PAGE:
Wednesday, December 4, 2013

Electronic Health Record Privacy

Electronic health records--the collection of data from health care providers, laboratories and hospitals that is stored in computers--have proven invaluable in decreasing medical errors and reducing health care costs. While there are laws to guard the privacy of these records, many people still worry about how well-protected they are.


Electronic Health Records (EHR) have been around since computers first came into widespread use in the 1960s and were previously called computer-based health records. Initially, the purpose of these records was to help insurance companies and Medicare administrators gather data for administrative purposes, but in 2000 the National Committee for Vital and Health Statistics prepared a report titled "Uniform Data Standards for Patient Medical Record Information" that highlighted the development of EHR to focus more on quality patient care.

How the EHR Differs From the PHR

The EHR includes everything from your date of birth to the name and dosage of most every prescription medication you've ever taken. Clinic notes, X-rays, ER visits---every time you interact in any way with the medical community, it could be included in your EHR. This data all comes from healthcare providers.

The Personal Health Record, including the Surgeon General's "My Family Health Portrait" on-line family history tool, is based on information you---the patient or client---want to include. Google, Microsoft, WebMD and other lesser known Internet companies are also part of this initiative. While the EHR and PHR can be meshed, privacy issues for each may be somewhat different.

How HIPAA Impacts the EHR

The Health Insurance Portability and Accountability Act of 1996---generally known by its acronym, HIPAA---is the basic U.S. law that guards the privacy of your medical record. It restricts who has access to the information in your EHR or any other medical record. You may be asked to sign a form that allows your doctor or dentist to share that information with your insurance company or others. Always read the HIPAA statement and release of information notice before signing. You can choose to limit the information being released to the specific date and type of the treatment you are receiving by writing it into your release form.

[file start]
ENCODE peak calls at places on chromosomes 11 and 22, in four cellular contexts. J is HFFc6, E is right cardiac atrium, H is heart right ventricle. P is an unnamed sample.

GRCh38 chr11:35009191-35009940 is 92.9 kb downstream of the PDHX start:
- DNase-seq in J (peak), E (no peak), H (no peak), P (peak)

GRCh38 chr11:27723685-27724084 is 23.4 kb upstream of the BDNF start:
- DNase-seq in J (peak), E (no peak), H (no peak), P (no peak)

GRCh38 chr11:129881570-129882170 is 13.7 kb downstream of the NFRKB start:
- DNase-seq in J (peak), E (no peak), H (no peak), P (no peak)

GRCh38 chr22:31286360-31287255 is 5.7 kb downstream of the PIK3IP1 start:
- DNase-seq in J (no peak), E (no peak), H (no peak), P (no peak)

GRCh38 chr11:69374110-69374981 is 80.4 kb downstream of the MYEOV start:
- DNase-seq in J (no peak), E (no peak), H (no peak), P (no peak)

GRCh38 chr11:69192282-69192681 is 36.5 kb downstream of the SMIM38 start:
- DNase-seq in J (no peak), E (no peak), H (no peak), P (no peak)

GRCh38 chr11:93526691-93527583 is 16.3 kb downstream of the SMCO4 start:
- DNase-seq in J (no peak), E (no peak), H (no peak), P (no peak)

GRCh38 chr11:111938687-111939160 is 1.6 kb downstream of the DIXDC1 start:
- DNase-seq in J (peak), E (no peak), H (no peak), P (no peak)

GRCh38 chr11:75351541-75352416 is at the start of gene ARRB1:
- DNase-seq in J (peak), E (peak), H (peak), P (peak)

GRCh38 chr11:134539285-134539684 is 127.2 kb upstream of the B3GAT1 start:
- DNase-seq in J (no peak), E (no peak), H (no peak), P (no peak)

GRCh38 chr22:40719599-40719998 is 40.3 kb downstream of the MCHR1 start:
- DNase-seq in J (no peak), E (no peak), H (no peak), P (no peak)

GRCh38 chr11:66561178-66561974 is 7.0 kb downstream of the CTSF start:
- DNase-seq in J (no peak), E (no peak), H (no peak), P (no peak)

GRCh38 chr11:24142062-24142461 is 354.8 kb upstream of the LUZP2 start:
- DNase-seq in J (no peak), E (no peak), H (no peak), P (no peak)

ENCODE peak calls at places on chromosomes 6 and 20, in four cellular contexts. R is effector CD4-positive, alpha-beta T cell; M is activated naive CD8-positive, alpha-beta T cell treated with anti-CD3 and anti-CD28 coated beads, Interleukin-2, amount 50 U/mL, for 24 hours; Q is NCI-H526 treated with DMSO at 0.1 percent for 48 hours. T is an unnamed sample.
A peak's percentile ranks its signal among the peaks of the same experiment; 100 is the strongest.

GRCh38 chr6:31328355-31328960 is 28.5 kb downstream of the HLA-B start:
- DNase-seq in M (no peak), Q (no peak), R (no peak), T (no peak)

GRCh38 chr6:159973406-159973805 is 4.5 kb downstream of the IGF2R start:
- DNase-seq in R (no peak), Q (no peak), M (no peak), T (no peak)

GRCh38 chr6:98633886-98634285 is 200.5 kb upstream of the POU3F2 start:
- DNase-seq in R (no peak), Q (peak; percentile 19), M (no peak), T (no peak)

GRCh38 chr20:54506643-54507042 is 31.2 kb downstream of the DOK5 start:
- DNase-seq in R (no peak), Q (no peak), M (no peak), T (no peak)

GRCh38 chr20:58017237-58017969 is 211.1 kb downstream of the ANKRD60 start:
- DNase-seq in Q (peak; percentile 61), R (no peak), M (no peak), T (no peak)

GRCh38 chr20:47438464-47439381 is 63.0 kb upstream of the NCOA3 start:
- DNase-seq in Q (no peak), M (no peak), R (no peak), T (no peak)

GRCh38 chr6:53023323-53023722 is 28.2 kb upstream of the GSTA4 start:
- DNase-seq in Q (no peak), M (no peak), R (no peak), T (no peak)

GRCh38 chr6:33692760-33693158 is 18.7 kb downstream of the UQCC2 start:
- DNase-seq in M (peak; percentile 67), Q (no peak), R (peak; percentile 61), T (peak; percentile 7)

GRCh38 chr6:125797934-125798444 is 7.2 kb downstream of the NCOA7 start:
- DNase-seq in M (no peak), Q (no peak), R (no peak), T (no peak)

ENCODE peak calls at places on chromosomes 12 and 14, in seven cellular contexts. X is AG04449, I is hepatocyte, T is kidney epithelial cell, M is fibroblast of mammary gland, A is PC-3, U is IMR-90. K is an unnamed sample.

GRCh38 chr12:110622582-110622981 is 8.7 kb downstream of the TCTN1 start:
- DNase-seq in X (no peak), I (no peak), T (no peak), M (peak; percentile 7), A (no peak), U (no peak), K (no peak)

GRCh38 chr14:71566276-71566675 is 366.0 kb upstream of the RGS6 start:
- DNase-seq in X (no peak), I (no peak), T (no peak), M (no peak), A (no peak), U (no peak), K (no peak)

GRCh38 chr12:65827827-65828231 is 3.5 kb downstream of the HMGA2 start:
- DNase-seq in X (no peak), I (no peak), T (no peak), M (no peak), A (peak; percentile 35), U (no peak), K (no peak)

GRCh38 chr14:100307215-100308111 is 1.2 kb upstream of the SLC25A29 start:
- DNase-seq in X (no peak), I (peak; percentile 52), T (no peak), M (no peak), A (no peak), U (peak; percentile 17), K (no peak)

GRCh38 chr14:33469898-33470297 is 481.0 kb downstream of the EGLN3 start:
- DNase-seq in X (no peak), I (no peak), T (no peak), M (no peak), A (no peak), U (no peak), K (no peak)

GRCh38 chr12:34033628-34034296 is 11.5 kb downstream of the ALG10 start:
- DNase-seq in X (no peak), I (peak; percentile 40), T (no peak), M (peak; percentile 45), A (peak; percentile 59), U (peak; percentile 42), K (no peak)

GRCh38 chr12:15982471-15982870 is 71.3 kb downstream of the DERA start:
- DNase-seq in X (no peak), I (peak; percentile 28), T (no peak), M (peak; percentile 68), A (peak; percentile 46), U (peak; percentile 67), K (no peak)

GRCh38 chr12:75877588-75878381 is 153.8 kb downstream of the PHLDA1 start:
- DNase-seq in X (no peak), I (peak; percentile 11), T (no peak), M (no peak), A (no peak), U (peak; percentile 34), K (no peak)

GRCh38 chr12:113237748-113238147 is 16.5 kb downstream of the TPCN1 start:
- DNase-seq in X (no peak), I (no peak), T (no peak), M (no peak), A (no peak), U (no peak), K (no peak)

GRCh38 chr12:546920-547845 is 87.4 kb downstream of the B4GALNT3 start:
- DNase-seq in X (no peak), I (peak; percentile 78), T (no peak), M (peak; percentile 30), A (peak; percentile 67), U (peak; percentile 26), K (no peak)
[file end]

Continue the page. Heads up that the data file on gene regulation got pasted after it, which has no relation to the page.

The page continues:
Safeguarding Privacy on the Internet

Some Personal Health Records can be set up in such as way that they share information with the Electronic Health Record of the clinic or healthcare provider. While the HIPAA standards still apply to those in the medical community, you are responsible for the privacy of your own PHR, whether you keep it in a drawer at home or store it online. If you choose to do the latter, be sure to carefully examine the privacy policy of your storage site.

More Privacy Initiatives

The U.S. Department of Health and Human Services is the main U.S. government agency that carries out the laws and regulations associated with medical records, including the EHR. But private groups, such as the Healthcare Information and Management Systems Society are also advocating for stronger privacy standards. Among the important issues to resolve: converting paper to electronic records, notifying patients when their records are accessed, the ability to opt-in or opt-out of the EHR, confidentiality and patients' access to their own records.

Tags: Health Record, Electronic Health, Electronic Health Record, health care, Health Records